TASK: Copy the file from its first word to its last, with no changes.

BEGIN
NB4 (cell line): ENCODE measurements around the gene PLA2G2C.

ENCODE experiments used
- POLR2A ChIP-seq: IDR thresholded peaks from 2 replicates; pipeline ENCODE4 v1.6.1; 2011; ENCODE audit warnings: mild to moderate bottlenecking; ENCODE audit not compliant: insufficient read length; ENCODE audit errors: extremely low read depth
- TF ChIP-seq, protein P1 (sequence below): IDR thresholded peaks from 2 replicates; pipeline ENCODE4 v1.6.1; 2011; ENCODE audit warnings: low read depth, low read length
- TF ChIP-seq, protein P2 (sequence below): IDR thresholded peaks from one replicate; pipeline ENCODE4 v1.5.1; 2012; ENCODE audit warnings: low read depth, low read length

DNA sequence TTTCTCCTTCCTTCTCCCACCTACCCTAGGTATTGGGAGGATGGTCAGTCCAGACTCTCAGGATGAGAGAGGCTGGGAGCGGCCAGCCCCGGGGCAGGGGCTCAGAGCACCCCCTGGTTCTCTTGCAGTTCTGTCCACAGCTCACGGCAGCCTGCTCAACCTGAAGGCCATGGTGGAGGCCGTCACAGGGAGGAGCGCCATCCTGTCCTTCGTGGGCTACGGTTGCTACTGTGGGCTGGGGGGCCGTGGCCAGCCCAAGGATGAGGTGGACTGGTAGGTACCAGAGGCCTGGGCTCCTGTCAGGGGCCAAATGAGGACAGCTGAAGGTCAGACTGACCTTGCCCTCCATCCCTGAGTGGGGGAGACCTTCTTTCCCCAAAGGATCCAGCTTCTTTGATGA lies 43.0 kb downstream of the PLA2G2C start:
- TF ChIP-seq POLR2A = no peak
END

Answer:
NB4 (cell line): ENCODE measurements around the gene PLA2G2C.

ENCODE experiments used
- POLR2A ChIP-seq: IDR thresholded peaks from 2 replicates; pipeline ENCODE4 v1.6.1; 2011; ENCODE audit warnings: mild to moderate bottlenecking; ENCODE audit not compliant: insufficient read length; ENCODE audit errors: extremely low read depth
- TF ChIP-seq, protein P1 (sequence below): IDR thresholded peaks from 2 replicates; pipeline ENCODE4 v1.6.1; 2011; ENCODE audit warnings: low read depth, low read length
- TF ChIP-seq, protein P2 (sequence below): IDR thresholded peaks from one replicate; pipeline ENCODE4 v1.5.1; 2012; ENCODE audit warnings: low read depth, low read length

DNA sequence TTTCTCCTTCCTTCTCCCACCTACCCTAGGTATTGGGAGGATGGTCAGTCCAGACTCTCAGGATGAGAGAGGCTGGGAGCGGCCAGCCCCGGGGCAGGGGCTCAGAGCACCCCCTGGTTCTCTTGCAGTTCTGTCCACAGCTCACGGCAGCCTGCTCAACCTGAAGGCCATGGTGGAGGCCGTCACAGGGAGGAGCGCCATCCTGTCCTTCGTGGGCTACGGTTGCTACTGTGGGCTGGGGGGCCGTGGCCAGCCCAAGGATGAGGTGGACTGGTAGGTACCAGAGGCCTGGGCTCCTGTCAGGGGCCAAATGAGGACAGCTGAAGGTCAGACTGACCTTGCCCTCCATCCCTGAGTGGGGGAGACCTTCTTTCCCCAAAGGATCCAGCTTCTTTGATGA lies 43.0 kb downstream of the PLA2G2C start:
- TF ChIP-seq POLR2A = no peak